Wednesday, September 8, 2010

REVIEW: Nine Dragons by Michael Connelly

In this 15th installment following Detective Harry Bosch of the Los Angeles Homicide Division, Harry and his partner Ignacio Ferras are assigned to a case involving a fatal shooting at Fortune Liquors. Harry has a previous relationship with Mr. Li, the owner of the store, dating back to the riots in 1992 and promises the family he will find the killer. After following up on some leads Bosch realizes the case is connected to the dangerous Chinese Underworld where culture dictates Chinese immigrants make payments to triads (i.e. gangs) in order to be left alone. When Harry puts more pressure on these Triads than they would like they try to get him to back off by hitting him close to home-kidnapping his daughter Maddie who lives with her mother in Hong Kong. Harry must travel to Hong Kong and try to save his daughter before it is too late.

The Harry Bosch novels are one of my favorite series I’ve ever read. The idea of taking Harry Bosch and thrusting him into a situation where he is completely unfamiliar with what is going on and where he has a very personal stake in solving this one was interesting. Detective Bosch is the type of person who has always taken his job personally. His cases are never just people on cold steel slabs with toe tags, they are real people to him and he invests himself in finding their killers and often crosses the professional line to do it. This time the moment Harry has dreaded has come-his police work has put his family in danger. While solving the murder of Mr. John Li, the owner of Fortune liquors Harry is definitely out of his element as he has little to no understanding of Chinese culture or the gangs that operate in the shadows of said culture. Harry gets a crash course from David Chu, a detective in the Asian Gang Unit. Thinks the murder of John Li has to do with payments made to the Triads and when Mr. Li couldn’t pay they killed him. When Harry tracks down a suspect he becomes entangled in the powerful Chinese underworld and the consequence is his daughter goes missing (or at least it seems that way). Harry travels to Hong Kong and begins to look for his daughter with the help of his ex-wife Eleanor Wish and her significant other Sun Yee. As Harry’s search continues the bodies begin to pile up and not only might Harry have to let the suspect in the Li murder walk, he might end up in quite a mess himself with the Hong Kong authorities.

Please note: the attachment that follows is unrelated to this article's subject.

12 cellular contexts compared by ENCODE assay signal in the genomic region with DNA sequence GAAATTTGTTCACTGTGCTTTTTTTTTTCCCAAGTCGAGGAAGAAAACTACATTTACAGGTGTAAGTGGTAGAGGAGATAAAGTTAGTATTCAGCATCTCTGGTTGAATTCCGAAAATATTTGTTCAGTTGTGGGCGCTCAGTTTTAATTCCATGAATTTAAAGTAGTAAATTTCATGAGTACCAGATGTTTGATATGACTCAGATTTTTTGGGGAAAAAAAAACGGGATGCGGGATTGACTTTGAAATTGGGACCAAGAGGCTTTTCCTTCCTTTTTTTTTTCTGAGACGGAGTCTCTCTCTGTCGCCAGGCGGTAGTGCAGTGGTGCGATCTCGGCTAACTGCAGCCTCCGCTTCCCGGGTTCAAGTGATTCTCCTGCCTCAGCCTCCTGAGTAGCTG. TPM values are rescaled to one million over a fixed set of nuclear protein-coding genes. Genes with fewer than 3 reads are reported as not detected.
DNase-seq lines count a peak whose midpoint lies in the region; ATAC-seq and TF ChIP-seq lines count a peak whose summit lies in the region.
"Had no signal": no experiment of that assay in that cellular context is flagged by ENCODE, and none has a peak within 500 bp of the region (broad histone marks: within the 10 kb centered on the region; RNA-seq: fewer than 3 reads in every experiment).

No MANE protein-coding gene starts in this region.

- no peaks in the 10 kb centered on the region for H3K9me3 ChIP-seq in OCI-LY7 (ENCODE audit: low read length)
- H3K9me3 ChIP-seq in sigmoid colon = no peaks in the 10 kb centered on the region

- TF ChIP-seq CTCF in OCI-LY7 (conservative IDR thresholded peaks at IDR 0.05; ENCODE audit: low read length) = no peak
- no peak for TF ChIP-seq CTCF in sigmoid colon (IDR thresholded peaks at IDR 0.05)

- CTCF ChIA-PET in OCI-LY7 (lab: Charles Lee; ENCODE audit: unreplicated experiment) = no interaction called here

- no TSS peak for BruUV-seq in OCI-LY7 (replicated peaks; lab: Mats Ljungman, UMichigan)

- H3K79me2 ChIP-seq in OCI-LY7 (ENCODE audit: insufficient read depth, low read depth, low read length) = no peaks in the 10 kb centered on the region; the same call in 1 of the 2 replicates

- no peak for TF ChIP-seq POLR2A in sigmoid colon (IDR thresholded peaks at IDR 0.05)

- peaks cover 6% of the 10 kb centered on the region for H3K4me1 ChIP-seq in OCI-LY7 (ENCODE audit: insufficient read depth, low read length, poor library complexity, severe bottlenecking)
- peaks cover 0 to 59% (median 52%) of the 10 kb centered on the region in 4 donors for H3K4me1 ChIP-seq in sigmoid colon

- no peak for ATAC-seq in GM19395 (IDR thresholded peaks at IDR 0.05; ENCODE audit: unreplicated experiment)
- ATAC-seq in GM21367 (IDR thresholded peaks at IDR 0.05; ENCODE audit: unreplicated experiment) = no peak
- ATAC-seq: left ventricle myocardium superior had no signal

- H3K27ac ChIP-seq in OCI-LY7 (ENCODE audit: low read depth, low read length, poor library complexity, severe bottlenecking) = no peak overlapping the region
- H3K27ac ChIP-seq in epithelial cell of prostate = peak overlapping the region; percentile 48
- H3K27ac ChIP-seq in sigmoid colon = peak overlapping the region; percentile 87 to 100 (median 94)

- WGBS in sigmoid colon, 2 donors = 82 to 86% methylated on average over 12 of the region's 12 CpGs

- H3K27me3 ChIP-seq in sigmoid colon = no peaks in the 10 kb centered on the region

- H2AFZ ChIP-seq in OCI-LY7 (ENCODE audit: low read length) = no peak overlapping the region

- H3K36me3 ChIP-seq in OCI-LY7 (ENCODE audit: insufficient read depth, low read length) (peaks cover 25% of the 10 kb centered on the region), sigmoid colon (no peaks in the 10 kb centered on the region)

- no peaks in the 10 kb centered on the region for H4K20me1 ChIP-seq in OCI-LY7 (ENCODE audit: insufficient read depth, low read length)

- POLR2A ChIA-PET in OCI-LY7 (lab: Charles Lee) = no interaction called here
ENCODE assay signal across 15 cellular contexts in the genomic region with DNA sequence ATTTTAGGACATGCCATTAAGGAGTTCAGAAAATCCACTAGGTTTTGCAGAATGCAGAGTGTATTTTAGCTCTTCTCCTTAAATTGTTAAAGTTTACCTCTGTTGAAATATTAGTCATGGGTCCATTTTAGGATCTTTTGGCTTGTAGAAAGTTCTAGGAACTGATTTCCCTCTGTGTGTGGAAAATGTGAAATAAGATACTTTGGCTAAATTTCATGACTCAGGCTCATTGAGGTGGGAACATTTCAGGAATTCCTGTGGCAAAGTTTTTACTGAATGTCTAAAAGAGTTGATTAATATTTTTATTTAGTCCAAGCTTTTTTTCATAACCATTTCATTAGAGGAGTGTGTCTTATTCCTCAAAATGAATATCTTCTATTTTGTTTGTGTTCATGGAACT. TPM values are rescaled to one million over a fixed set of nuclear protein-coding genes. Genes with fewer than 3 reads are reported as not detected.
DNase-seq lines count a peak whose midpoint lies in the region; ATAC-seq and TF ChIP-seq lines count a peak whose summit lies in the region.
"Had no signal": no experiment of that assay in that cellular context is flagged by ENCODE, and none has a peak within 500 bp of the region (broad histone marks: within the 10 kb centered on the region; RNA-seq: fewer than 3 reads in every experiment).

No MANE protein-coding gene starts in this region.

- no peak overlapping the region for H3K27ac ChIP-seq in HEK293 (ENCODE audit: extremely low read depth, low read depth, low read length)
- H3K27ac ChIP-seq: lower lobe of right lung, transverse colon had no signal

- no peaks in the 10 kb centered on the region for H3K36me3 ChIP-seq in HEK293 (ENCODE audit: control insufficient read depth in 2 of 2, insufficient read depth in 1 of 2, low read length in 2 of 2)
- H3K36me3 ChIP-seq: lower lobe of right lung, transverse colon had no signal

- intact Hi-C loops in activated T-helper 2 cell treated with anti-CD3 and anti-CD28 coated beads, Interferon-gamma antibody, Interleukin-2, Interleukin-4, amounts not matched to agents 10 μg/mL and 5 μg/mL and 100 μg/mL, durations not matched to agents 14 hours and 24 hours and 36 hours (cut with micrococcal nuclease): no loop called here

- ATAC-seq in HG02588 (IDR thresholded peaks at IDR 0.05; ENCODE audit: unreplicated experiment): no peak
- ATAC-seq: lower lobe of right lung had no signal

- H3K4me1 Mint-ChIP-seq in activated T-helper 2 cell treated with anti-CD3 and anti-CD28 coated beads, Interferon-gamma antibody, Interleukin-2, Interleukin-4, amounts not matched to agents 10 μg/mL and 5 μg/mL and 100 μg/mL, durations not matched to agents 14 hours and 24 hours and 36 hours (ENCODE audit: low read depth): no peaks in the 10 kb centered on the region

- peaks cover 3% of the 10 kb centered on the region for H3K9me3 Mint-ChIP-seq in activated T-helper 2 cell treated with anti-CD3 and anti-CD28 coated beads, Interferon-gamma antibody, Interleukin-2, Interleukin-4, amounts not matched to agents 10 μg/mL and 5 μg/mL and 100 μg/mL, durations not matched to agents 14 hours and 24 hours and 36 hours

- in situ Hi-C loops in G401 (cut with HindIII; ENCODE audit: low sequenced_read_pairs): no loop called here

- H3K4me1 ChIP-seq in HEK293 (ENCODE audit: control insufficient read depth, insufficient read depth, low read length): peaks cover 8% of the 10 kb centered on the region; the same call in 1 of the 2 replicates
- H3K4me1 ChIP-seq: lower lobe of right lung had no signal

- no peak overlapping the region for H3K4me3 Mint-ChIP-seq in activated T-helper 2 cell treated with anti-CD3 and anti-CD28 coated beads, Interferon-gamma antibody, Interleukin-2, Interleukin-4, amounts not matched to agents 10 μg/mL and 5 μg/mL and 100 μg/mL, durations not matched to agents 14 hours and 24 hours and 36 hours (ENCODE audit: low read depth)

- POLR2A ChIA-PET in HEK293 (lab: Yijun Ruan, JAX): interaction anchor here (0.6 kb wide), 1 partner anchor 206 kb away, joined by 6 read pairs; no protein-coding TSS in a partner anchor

I liked this Harry Bosch novel but I didn’t love it. It wasn’t as fast paced as some of the others in the series and I wasn’t as invested in finding out how this one ends as I was some of the others in the series. Harry was not in his element in this one and it seems the books where he is best are the ones where he is tracking some psychopath through the streets of LA. I liked that the book had a different setting than normal and the change of pace was good. I’m just hoping the next installment has Harry back in LA doing what he does best. The final reveal of what was really going on with his daughter and who really killed Mr. Li were not what I expected. This is an area Connelly always excels at. I don’t think I’ve been able guess the ending of a Bosch novel in advance yet. Still, not as thrilling as others in the series but a solid read.

This book is from my own personal library

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